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Information Report: Public Health Forward Plan

Report of the Director of Public Health.

Minutes:

The Sub-Committee received a report of the Director of Public Health, which set out her Department’s plans for 2019-20 and provided an overview of the budgets and the priority areas of work for the team.

 

Members were informed that prior to April 2018 (not 2019 as indicated in the report), public health in Harrow was a shared service with Barnet Council.   This changed in April 2018 when the team became two separate teams, with a restructure of the Harrow team also occurring at that time.  With a re?focused Harrow team, the plans and priorities for the coming year were before the Sub-Committee for their information.

 

The Consultant in Public Health introduced the report and outlined the work areas and priorities, encompassing some strategic work in the following areas:  Joint Strategic Needs Assessment (JSNA), Joint Health and Wellbeing Strategy (JHWS) and Annual Public Health Report (APHR), details of which were set out in the report.  The Consultant reported on other priorities such as public health commissioning, health improvement, wider determinants of health and health care public health.  She referred to table 1 in the report, which set out the use of the public health budget for 2019/20 and referred to the grant which was currently confirmed until 2020.

Q - If from April 2020, the public health national ring-fencing of the budget was lifted, what would that mean in Harrow?

A - The Consultant in Public Health reported that the public health ring fence was due to finish in April 2020 and, thereafter, the government expected public health services to be funded from the retention of business rates.  Councils were lobbying for the ring fence to remain and, if they were unsuccessful, money would have to come from other sources, such as business rates, if the work was to continue.

 

Q - Given the Sub-Committee’s work on dementia, what progress had been made, such as in the provision of a Dementia Hub?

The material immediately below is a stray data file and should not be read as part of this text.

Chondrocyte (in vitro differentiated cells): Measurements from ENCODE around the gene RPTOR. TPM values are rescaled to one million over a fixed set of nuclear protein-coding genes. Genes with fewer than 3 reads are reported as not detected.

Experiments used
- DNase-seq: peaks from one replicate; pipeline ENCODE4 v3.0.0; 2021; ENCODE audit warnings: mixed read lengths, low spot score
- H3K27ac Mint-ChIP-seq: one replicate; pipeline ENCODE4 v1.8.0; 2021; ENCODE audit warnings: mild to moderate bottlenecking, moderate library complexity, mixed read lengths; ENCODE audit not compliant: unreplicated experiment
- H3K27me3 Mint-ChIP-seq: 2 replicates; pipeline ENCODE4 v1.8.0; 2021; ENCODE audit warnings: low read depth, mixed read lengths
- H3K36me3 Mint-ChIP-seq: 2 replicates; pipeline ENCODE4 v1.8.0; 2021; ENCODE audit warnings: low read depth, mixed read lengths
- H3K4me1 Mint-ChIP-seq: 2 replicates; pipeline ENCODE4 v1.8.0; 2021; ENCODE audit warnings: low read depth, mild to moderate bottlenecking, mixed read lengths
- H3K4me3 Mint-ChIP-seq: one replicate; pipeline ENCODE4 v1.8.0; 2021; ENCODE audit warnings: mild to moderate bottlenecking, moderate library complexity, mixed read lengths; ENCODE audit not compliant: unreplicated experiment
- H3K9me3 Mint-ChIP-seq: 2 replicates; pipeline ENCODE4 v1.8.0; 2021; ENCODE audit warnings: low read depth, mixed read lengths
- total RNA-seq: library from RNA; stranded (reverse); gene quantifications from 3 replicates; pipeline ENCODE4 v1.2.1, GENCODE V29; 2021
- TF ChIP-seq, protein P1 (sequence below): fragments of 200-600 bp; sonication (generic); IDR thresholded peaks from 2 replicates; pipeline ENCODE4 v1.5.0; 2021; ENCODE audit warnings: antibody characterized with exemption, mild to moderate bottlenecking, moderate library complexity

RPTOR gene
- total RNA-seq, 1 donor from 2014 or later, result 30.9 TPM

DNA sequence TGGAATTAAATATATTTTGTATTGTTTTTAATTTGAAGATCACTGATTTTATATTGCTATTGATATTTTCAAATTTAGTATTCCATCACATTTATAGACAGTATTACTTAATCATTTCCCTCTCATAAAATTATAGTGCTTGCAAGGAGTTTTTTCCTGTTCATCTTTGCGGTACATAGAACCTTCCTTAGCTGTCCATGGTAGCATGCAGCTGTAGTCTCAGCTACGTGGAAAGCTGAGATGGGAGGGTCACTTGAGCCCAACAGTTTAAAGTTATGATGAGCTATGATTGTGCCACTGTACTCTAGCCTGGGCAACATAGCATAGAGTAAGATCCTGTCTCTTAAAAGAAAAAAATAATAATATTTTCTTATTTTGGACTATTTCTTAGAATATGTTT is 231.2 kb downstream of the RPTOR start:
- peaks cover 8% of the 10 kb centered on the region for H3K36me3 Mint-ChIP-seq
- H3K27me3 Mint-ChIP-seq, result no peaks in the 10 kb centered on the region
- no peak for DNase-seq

A - The Consultant in Public Health reported that a new Dementia Hub had been launched in May 2019 and its impact would be monitored. Robust monitoring practices would be put in place and analysed.  Details and data on the parameters set would be provided separately to the Sub-Committee.

 

The Sub-Committee requested that a report be submitted to its next meeting setting out which recommendations set out in the Scrutiny report on Dementia had been carried forward.

 

The Consultant added that dementia was a priority area of focus for  integrated care and that the CCG were leading on the Dementia Strategy.

 

Q - Engagement plans for the Joint Heath and Wellbeing Strategy for 2020-23 and the Obesity Strategy were expected to be refreshed this year.  What would be scrutiny’s input?

 

A - The Consultant in Public Health reported that the Health and Wellbeing Strategy workshops would be held in July 2019 and members serving on scrutiny bodies would be invited.  Members of the Health and Wellbeing Board would also be invited to help shape the Strategy and decide on how best to engage with the community.  Plans for engagement in the Obesity Strategy had not yet been fully developed. 

 

Q - What actions were being considered around mental health, especially given that it was the focus of the Annual Public Health Report this year.

 

A - The Consultant in Public Health reported that cohesive thinking was required in this area with a view to bringing together various initiatives and to help identify gaps.  A new Children’s Mental Health Board had been set up.

 

Q - The London Assembly Health Committee’s report ‘Keeping the Tooth Fairy Away’, as reported in the Evening Standard 5 June 2019, underlined massive inequalities between London boroughs in children suffering tooth decay by the age of 5.  On average, a quarter of children in the capital were suffering from tooth decay.  However there were huge differences between boroughs, as quoted in the report – 14% of 5 year olds suffered tooth decay in Bexley compared to 40% in Harrow.  Was Harrow the worst in London?  Why would this be?  What actions were being taken to improve the situation – was it a priority?  What was the uptake of free dental care in the borough?  What work was ongoing with schools?

 

A - The Consultant in Public Health acknowledged the problem and considered Harrow’s situation a high priority. Money from the Migration Fund was being used to educate people on the importance of oral health and outreach work with affected sections of the community was underway such as supervised brushing of teeth.  The importance of weaning and oral health were being addressed.  An oral health strategic group had been established to provide an oversight.

 

Q - Please identify local actions in public health that linked to the NHS 10-year Plan.

 

A - A Health Protection Board had been established and would meet quarterly with its first meeting scheduled in September 2019.  The Board’s remit would include oversight of outbreaks, infections and immunisation.

 

In conclusion, the Consultant in Public Health responded to questions on social prescribing and the need to set up a network which would involve the Third Sector.  An adviser was of the view that prescribers should be at grass root levels – locally based.

 

RESOLVED:  That the Public Health Forward Plan be noted.

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